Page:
Apple Goes On The Offensive Against AirPlay Receiver Apps

Advertisement

AirPlay can be a great way to get media off your iPhone and onto other devices, but what if you were interested in going the other way, in using your iPhone to receive an AirPlay stream? While there have been apps available to provide this functionality, Apple has recently started cracking-down on them for violating its rules for inclusion in the App Store; just what’s going on, and why is Apple so upset?

The problem has to with how developers bring this functionality to their apps. Apple doesn’t provide an AirPlay API that readily lets software receive the stream, only send it. To get around that, some crafty devs have been taking a long, hard look at the protocol and come up with ways to receive the stream while still only using what they claim are public AirPlay APIs.

Apple has a clear policy on not allowing apps that make use of private APIs, so shouldn’t this kind of thing still be OK? There’s another rule Apple has that says, even when you’re using a public API, you can only do so in a “manner prescribed by Apple”.

A good deal of the controversy over Apple’s actions has to with its motivations. Is the company trying to ensure high software standards by only allowing formally-approved uses of its API calls, or is there just too much money to be made in officially-licensed AirPlay accessories? If it’s the former, why not release an approved means by which to receive AirPlay streams in software?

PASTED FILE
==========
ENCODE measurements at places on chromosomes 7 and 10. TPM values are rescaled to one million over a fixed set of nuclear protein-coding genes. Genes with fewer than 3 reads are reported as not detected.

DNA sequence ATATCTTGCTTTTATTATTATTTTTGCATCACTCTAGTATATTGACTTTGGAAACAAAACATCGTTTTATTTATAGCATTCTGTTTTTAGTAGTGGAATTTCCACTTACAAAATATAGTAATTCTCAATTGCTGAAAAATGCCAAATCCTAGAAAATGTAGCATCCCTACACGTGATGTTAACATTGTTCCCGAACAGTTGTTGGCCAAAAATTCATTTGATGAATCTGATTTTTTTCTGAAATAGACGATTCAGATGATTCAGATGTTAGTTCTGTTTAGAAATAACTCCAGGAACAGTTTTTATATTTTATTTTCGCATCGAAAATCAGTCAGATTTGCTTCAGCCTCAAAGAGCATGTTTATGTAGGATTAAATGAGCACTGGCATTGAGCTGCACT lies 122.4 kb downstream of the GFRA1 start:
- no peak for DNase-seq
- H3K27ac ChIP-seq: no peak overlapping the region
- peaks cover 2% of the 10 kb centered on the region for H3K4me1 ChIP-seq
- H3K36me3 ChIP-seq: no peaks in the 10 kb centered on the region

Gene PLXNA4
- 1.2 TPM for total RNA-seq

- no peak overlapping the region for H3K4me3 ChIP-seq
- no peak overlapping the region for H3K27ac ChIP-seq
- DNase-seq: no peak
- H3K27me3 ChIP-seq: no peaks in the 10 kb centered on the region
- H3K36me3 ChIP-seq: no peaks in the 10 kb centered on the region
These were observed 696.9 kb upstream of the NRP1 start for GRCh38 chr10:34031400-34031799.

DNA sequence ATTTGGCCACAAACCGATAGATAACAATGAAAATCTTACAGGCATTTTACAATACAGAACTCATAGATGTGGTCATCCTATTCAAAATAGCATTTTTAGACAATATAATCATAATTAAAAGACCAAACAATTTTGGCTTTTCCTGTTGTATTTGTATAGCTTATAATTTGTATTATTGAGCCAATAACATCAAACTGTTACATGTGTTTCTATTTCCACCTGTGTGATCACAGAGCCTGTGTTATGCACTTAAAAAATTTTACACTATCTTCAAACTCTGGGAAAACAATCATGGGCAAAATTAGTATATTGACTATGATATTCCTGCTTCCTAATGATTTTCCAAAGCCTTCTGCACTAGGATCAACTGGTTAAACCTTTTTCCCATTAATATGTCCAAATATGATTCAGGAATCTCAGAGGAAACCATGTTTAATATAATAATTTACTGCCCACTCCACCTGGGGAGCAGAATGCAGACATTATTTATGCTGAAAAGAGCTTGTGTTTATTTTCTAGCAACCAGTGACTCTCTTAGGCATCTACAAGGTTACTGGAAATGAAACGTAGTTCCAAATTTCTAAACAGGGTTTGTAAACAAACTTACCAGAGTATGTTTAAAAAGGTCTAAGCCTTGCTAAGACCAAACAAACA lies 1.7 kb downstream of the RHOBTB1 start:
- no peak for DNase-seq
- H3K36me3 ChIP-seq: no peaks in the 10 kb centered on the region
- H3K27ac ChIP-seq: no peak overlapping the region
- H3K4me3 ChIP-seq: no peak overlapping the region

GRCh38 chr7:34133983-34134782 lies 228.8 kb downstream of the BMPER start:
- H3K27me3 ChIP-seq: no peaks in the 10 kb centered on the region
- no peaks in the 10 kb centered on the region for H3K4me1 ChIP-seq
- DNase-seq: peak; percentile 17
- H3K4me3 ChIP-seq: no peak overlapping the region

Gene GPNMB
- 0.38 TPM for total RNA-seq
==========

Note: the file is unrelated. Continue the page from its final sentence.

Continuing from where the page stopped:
Source: Daring Fireball
Via: iMore

Advertisement

What's your reaction?
Love It
0%
Like It
0%
Want It
0%
Had It
0%
Hated It
0%
About The Author
Stephen Schenck
Stephen has been writing about electronics since 2008, which only serves to frustrate him that he waited so long to combine his love of gadgets and his degree in writing. In his spare time, he collects console and arcade game hardware, is a motorcycle enthusiast, and enjoys trapping blue crabs. Stephen's first mobile device was a 624 MHz Dell Axim X30, which he's convinced is still a viable platform. Stephen longs for a market where phones are sold independently of service, and bandwidth is cheap and plentiful; he's not holding his breath. In the meantime, he devours smartphone news and tries to sort out the juicy bitsRead more about Stephen Schenck!